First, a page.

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The Doors - Morrison Hotel CD (album) cover


The Doors



3.34 | 312 ratings

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4 stars After the decline into the overwrought arrangements and average material of The Soft Parade, someone or something must have kicked this band back into shape. The song writing hasn't much ado anymore with the psychedelic and proto-prog leanings of the previous albums, instead this is a back to basics album. But thankfully, the heap of human misery called Jim Morison put in one chilling delivery after another on this rough and powerful album.

There's two ways to approach this album. The first is to hear nothing but awfully dated straightforward blues rock in a song like Roadhouse Blues. The other is to let yourself get carried away on its dead-catchy guitar riff and take in all the raw emotion and pain that Jim Morison put into his vocals here. You already concluded from my rating which way I turn, though I admit I tended to look the other way when I first heard this album. Waiting for the Sun is the best song they recorded since their album Strange Days 3 years earlier. It combines their big new sound and energy with the earlier psychedelic elements.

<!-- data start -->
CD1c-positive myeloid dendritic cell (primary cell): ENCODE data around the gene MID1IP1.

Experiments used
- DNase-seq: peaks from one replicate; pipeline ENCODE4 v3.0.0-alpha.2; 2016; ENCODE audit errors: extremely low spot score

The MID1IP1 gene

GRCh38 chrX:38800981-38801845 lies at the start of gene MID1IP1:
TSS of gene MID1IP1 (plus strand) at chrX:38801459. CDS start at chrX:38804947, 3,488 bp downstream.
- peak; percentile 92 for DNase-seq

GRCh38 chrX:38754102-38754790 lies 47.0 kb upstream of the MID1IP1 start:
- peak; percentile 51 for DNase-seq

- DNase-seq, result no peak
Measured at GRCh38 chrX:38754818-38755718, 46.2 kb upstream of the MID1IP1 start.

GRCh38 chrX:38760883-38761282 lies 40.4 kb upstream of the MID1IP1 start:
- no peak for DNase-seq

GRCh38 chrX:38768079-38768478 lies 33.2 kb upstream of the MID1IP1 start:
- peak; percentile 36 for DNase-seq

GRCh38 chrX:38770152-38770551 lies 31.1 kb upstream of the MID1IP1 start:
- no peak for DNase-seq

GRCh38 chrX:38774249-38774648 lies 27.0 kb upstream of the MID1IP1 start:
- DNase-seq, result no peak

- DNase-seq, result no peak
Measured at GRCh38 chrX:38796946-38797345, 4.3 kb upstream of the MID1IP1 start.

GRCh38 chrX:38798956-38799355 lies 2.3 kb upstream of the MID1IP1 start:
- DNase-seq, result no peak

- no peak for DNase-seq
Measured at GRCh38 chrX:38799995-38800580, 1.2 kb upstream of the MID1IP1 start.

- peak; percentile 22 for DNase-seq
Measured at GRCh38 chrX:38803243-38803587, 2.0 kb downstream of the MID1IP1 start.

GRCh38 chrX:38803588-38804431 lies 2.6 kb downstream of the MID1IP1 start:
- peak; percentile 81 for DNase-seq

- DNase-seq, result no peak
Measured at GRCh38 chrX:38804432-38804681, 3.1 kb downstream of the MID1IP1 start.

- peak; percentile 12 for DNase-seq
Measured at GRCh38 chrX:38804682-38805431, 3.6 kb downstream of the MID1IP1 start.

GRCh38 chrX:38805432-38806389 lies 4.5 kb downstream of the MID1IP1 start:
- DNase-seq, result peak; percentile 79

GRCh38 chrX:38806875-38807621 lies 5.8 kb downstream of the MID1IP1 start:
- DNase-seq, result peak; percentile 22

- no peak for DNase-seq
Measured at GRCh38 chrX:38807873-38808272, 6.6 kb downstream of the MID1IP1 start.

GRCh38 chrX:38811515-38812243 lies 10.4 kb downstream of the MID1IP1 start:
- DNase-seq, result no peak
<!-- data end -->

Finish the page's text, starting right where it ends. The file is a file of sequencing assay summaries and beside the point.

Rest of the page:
You Make Me Real offers the same options as the opener. You will either be appalled by the rockabilly clichés that have replaced their earlier sophistication or you will simply pull your loved one out of the sofa and twist your living room to pieces. Don't forget the bottle of champagne to pour over yourselves. That will be quite the party!

Peace Frog has a similar vibe. Uplifting and energizing music with sexy bluesy vocals. The opening bars are almost Smells Like Teen Spirit. Blue Sunday is the first song that quiets down the pace, it's a delicate and slightly romantic ballad with very rich melodies. Also Ship Of Fools is an inspired song, be it slightly out of date compared to the innovation that raged through the rock scene around that time. Next on is Land Ho!, now can you possibly resist this funny tune? There is no other band that can sound so blissful and sinister at the same time.

On first sight, The Spy is nothing but a loungy blues-jazz tune but again the melodies are strong and gripping. It confirms that The Doors intended to have not one filler track on this album. Queen of the Highway undermines that intension. It's not bad but weaker then the songs around it. Indian Summer sounds like a 2.30 minute remake of The End from the debut but it works a lot better then the overblown pathos of the original. Maggie M'Gill ends the album like it began, with a harsh blues-rock song.

4 Solid Stars, no arguing about it. It easily tops the debut in my book. And did I mention how powerful and intense it is?

Bonnek | 4/5 |


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